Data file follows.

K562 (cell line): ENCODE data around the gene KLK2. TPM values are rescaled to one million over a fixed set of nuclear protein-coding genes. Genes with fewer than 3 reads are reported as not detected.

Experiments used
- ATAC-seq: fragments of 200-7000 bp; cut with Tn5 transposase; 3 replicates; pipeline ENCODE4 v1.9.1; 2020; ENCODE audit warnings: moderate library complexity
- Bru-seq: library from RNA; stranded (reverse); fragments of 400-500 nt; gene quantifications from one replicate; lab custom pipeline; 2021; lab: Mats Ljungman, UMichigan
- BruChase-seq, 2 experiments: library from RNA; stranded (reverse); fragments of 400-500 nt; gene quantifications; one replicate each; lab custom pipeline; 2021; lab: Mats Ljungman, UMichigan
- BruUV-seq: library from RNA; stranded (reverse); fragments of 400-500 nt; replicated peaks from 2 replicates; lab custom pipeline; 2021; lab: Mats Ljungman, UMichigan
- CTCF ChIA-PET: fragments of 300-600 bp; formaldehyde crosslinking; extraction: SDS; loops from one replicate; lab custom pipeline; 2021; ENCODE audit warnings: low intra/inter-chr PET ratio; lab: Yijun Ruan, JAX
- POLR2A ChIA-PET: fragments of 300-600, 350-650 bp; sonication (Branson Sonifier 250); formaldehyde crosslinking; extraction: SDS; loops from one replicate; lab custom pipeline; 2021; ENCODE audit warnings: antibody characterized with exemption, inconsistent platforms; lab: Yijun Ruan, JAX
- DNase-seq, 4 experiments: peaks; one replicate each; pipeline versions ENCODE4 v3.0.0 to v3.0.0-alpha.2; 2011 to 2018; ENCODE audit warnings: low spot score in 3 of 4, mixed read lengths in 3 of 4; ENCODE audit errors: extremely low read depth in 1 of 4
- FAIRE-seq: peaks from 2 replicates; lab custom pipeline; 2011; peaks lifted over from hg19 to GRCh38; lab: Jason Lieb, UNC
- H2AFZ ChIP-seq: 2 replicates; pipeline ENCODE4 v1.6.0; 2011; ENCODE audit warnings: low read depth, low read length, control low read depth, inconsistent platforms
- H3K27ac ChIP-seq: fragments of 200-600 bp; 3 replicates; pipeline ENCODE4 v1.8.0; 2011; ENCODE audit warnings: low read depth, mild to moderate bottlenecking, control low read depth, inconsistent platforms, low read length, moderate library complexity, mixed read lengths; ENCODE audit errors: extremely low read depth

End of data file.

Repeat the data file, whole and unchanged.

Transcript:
K562 (cell line): ENCODE data around the gene KLK2. TPM values are rescaled to one million over a fixed set of nuclear protein-coding genes. Genes with fewer than 3 reads are reported as not detected.

Experiments used
- ATAC-seq: fragments of 200-7000 bp; cut with Tn5 transposase; 3 replicates; pipeline ENCODE4 v1.9.1; 2020; ENCODE audit warnings: moderate library complexity
- Bru-seq: library from RNA; stranded (reverse); fragments of 400-500 nt; gene quantifications from one replicate; lab custom pipeline; 2021; lab: Mats Ljungman, UMichigan
- BruChase-seq, 2 experiments: library from RNA; stranded (reverse); fragments of 400-500 nt; gene quantifications; one replicate each; lab custom pipeline; 2021; lab: Mats Ljungman, UMichigan
- BruUV-seq: library from RNA; stranded (reverse); fragments of 400-500 nt; replicated peaks from 2 replicates; lab custom pipeline; 2021; lab: Mats Ljungman, UMichigan
- CTCF ChIA-PET: fragments of 300-600 bp; formaldehyde crosslinking; extraction: SDS; loops from one replicate; lab custom pipeline; 2021; ENCODE audit warnings: low intra/inter-chr PET ratio; lab: Yijun Ruan, JAX
- POLR2A ChIA-PET: fragments of 300-600, 350-650 bp; sonication (Branson Sonifier 250); formaldehyde crosslinking; extraction: SDS; loops from one replicate; lab custom pipeline; 2021; ENCODE audit warnings: antibody characterized with exemption, inconsistent platforms; lab: Yijun Ruan, JAX
- DNase-seq, 4 experiments: peaks; one replicate each; pipeline versions ENCODE4 v3.0.0 to v3.0.0-alpha.2; 2011 to 2018; ENCODE audit warnings: low spot score in 3 of 4, mixed read lengths in 3 of 4; ENCODE audit errors: extremely low read depth in 1 of 4
- FAIRE-seq: peaks from 2 replicates; lab custom pipeline; 2011; peaks lifted over from hg19 to GRCh38; lab: Jason Lieb, UNC
- H2AFZ ChIP-seq: 2 replicates; pipeline ENCODE4 v1.6.0; 2011; ENCODE audit warnings: low read depth, low read length, control low read depth, inconsistent platforms
- H3K27ac ChIP-seq: fragments of 200-600 bp; 3 replicates; pipeline ENCODE4 v1.8.0; 2011; ENCODE audit warnings: low read depth, mild to moderate bottlenecking, control low read depth, inconsistent platforms, low read length, moderate library complexity, mixed read lengths; ENCODE audit errors: extremely low read depth